US East Coast refiners profit on winter gasoline at expense of summer stocks

NEW YORK (Reuters) -- The US East Coast gasoline market looks set to begin the summer driving season with fewer barrels in storage than last year, as refiners have been profiting by producing winter grade gasoline longer than usual, trading sources said.

Photo Courtesy of PBF Energy.
Photo Courtesy of PBF Energy.

Traders said the additional production of winter grade came because the price of butane, a key blending component for winter gasoline, has nearly halved in two months. That spurred traders and refiners to make more of the higher-volatility fuel that cannot be used in the summer.

US gasoline futures crack spreads, an indication of refining profits, remain at seven-year seasonal lows as inventories hover above the five-year average. Making the cheaper grade of fuel is one way to offset that.

However, there is a limited two-month window to make the trade work, so those who can get the blending components at the right prices will continue to blend winter grade, particularly as favorable economics to store the barrels fade, traders said.

Summer gasoline is harder and more expensive to produce than winter grade, which is why pump prices tend to rise with the heat. In 2016, a glut of inventory hammered refiners' margins and they started blending winter grade gasoline earlier than usual.

In the winter, when evaporation is less of a concern, gasoline is made with a higher Reid Vapor Pressure (RVP), a common measure of the volatility of gasoline, by blending butane into it.

Butane prices typically tend to fall in late February and March when blending demand tapers but this year rose to a two-year high early in February before dropping.

"Certainly last year for local refiners the economics were there to make summer grade early and that created an artificial surplus because summer grade gasoline was going into tanks before there was any consumption," said one East Coast trader who currently has sales lined up for the winter blend.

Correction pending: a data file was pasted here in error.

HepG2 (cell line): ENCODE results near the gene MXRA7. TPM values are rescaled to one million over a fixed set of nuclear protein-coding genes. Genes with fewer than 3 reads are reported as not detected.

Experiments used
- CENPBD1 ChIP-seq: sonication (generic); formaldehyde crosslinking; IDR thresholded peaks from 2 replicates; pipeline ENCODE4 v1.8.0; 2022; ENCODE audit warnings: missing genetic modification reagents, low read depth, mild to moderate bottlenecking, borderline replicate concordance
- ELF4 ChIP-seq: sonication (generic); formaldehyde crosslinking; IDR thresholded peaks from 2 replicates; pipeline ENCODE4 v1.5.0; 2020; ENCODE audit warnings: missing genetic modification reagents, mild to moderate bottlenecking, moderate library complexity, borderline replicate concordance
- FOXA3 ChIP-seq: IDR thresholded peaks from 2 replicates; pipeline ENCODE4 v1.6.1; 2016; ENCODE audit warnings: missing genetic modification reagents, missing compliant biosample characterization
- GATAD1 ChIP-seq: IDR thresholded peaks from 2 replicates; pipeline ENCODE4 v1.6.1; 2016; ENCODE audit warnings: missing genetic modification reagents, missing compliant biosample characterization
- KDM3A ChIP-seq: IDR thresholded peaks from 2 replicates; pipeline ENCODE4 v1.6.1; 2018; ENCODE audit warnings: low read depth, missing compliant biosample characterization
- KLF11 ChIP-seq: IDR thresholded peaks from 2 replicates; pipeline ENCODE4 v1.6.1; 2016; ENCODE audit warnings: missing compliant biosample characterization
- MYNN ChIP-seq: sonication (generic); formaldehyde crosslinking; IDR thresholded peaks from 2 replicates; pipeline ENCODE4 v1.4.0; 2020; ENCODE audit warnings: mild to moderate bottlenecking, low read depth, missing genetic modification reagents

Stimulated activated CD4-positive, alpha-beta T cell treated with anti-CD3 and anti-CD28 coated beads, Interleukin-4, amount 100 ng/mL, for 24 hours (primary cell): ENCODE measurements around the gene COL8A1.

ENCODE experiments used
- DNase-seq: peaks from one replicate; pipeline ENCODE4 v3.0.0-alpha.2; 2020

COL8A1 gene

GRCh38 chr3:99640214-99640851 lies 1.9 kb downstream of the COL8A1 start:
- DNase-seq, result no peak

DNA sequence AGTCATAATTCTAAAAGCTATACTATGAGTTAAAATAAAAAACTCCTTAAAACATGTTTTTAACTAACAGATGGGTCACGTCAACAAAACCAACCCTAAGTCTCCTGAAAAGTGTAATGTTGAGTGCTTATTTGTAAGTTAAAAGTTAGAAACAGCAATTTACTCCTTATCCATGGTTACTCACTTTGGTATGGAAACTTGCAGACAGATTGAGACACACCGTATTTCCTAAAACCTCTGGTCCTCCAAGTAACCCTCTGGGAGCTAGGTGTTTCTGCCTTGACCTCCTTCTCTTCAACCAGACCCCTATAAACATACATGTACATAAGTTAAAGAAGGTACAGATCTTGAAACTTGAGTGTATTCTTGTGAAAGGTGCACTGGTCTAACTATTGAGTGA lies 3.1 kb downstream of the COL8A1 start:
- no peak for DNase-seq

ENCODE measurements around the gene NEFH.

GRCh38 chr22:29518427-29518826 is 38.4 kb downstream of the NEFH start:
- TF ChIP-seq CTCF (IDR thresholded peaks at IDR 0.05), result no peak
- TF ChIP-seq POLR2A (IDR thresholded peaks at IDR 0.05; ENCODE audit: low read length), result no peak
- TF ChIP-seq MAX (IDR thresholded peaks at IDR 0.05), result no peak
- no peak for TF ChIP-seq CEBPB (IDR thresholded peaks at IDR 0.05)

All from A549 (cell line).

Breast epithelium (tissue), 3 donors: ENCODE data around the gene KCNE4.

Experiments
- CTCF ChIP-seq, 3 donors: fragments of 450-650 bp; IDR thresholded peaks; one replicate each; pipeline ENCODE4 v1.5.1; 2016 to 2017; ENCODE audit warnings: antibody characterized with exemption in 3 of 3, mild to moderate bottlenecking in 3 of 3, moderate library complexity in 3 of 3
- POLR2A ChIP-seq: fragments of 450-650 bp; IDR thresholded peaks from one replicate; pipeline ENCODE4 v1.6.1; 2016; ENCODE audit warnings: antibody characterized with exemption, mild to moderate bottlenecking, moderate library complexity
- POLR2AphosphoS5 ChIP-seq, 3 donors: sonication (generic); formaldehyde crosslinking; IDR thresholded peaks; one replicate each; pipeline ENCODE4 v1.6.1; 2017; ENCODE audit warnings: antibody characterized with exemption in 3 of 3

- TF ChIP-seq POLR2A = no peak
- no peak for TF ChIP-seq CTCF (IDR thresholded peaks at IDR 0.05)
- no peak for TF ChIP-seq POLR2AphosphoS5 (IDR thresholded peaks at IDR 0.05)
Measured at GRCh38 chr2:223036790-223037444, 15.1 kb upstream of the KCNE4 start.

"This year, there will certainly be less (summer grade) to start the summer season."

Typically, the switch to summer grade starts between late-March and mid-April as refiners come out of maintenance but if demand persists, they are expected to make the winter fuel for longer.

The US Environmental Protection Agency (EPA) mandates that summer-grade gasoline and reformulated gasoline be used in certain regions staring May 1 for refiners and terminals, and June 1 for gasoline retailers.

The market structure is also supportive of blending winter grade, as gasoline futures are in backwardation, when prompt prices are higher than deferred prices, discouraging making and storing summer barrels.

The front-month contract's premium to the second month rose to as much as 0.77 cents per gallon on Monday, flipping from a discount just last week.

US gasoline prices are about 16% higher than a year ago and are inching closer to a seasonal two-year high as inventories have begun drawing consistently.

Gasoline inventories in the East Coast region fell to 65.6 million barrels as of March 24, their lowest since late December, but are still at the highest seasonal level in at least seven years, according to the Energy Information Administration (EIA).

The EIA does not provide a break up of summer and winter blends in storage but traders believe most of the barrels are winter grade and will draw down over the next few weeks.

The East Coast accounts for nearly a third of the country's total gasoline demand and includes New York Harbor, delivery point for the New York Mercantile Exchange contract.

However, the move to keep producing winter barrels could backfire if demand peters out and refiners could get stuck with gasoline that then would not be legal for sale until September.

"There's a pretty limited window to do this ... it will be opportunistic," said Robert Campbell, head of oil products markets at consultancy Energy Aspects.

"It does make summer look a little better (for refiners)."

Reporting by Devika Krishna Kumar in New York; Editing by Marguerita Choy

Related News

From the Archive